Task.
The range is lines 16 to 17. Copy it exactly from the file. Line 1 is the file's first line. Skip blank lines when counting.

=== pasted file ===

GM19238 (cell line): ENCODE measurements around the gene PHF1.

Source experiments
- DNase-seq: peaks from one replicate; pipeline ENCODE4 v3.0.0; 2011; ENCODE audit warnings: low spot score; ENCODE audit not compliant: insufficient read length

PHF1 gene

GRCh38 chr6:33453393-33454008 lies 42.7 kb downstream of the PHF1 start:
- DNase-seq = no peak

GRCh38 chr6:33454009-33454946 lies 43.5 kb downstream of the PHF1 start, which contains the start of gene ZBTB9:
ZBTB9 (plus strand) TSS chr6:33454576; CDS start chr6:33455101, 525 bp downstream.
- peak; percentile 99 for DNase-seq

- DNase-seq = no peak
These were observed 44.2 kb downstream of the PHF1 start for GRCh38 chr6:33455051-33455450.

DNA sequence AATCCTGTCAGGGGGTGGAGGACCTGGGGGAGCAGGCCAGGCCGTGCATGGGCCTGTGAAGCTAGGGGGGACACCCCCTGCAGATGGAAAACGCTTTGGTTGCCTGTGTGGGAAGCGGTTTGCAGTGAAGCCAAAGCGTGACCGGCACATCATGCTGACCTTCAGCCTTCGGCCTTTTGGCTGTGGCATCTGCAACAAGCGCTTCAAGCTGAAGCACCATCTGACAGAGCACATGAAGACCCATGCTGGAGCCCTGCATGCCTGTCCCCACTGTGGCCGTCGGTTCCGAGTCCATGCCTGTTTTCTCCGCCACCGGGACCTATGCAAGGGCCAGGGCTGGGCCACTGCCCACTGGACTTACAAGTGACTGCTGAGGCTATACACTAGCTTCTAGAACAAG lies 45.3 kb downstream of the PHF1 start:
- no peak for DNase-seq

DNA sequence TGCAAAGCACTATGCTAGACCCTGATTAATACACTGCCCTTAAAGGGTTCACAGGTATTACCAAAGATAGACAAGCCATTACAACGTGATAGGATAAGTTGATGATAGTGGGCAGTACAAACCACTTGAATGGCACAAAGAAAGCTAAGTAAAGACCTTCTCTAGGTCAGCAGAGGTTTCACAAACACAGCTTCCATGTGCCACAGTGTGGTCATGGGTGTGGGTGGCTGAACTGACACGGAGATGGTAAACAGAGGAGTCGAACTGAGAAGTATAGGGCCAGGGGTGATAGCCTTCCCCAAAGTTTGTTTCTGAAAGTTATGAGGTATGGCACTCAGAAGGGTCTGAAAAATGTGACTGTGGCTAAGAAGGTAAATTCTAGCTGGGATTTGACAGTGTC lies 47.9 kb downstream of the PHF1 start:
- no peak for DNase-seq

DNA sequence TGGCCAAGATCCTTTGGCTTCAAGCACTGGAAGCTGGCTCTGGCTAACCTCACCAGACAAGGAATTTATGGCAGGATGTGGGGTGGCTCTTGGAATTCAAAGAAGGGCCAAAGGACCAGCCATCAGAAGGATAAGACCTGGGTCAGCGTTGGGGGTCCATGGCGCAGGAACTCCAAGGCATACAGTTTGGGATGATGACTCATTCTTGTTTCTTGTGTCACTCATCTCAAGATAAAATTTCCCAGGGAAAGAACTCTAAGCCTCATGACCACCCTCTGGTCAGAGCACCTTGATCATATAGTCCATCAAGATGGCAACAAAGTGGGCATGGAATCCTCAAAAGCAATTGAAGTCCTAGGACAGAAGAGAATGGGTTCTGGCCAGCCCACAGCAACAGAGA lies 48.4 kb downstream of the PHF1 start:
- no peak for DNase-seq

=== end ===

DNA sequence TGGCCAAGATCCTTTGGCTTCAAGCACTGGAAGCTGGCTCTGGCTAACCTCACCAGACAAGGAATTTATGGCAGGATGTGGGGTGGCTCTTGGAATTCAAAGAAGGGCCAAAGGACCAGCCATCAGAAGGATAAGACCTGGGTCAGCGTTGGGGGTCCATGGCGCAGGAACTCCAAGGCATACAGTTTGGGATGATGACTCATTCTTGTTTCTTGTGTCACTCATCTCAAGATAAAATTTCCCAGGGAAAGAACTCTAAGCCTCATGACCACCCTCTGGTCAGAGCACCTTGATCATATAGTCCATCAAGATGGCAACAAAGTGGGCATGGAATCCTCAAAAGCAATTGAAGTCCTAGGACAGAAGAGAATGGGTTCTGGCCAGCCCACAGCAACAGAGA lies 48.4 kb downstream of the PHF1 start:
- no peak for DNase-seq